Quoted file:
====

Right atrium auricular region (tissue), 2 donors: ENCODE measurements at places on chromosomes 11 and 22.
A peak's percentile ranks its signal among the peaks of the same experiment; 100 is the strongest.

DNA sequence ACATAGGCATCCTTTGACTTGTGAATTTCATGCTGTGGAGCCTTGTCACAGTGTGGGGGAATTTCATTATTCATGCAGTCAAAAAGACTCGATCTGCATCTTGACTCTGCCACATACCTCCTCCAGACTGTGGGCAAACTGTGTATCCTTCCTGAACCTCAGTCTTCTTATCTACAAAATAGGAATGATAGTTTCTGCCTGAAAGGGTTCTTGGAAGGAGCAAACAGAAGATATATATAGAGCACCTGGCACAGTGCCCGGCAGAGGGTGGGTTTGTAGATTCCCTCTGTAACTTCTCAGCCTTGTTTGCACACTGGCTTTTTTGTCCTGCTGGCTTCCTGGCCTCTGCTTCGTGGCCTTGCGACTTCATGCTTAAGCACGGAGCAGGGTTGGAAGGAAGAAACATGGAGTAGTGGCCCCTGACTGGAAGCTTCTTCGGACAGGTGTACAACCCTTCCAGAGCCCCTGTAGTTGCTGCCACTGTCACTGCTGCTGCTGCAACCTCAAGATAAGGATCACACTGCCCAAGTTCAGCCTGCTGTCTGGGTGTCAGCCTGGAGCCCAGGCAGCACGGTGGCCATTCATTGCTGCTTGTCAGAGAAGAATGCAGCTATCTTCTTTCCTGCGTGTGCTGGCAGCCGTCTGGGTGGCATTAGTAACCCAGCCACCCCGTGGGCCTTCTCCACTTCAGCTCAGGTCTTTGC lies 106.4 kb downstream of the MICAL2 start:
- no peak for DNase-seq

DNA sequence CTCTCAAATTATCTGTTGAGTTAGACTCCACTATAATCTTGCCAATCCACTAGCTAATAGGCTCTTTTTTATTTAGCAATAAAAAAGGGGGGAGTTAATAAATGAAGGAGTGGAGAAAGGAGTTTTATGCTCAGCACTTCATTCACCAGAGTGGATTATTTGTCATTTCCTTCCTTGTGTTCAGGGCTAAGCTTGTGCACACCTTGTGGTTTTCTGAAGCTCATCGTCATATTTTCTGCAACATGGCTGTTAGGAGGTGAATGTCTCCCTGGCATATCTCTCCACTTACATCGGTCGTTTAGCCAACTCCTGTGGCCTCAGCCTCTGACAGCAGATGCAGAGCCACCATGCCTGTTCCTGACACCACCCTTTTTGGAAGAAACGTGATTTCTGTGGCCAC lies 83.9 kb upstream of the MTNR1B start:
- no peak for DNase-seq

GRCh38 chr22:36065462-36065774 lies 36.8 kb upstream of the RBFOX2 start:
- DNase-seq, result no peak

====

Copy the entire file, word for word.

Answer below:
Right atrium auricular region (tissue), 2 donors: ENCODE measurements at places on chromosomes 11 and 22.
A peak's percentile ranks its signal among the peaks of the same experiment; 100 is the strongest.

DNA sequence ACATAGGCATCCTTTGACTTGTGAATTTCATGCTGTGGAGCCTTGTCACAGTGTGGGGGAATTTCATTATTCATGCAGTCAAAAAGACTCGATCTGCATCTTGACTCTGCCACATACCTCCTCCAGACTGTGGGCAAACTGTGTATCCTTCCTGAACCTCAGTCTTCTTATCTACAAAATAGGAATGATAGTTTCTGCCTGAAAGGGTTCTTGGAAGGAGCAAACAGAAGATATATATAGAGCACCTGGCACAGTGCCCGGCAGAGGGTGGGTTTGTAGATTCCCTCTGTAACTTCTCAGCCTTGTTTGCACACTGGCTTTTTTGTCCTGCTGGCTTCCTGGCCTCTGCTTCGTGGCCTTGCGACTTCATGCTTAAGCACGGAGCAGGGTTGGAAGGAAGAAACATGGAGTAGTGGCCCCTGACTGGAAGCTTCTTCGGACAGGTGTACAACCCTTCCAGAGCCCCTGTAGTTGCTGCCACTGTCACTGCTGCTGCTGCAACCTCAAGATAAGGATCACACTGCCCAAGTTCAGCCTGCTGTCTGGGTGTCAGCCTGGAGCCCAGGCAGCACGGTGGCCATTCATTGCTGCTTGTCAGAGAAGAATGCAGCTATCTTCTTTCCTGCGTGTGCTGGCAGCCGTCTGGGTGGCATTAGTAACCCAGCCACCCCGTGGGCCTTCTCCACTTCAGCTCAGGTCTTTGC lies 106.4 kb downstream of the MICAL2 start:
- no peak for DNase-seq

DNA sequence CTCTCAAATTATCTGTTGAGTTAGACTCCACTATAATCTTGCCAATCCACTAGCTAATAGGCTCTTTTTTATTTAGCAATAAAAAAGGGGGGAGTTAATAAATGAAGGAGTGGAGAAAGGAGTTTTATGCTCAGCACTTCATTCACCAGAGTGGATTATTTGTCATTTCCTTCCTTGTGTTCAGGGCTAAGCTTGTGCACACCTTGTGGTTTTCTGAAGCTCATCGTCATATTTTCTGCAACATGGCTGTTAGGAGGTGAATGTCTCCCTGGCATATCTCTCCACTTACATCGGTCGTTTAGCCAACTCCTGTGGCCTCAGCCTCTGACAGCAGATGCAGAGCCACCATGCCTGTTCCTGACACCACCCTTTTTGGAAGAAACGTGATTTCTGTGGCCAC lies 83.9 kb upstream of the MTNR1B start:
- no peak for DNase-seq

GRCh38 chr22:36065462-36065774 lies 36.8 kb upstream of the RBFOX2 start:
- DNase-seq, result no peak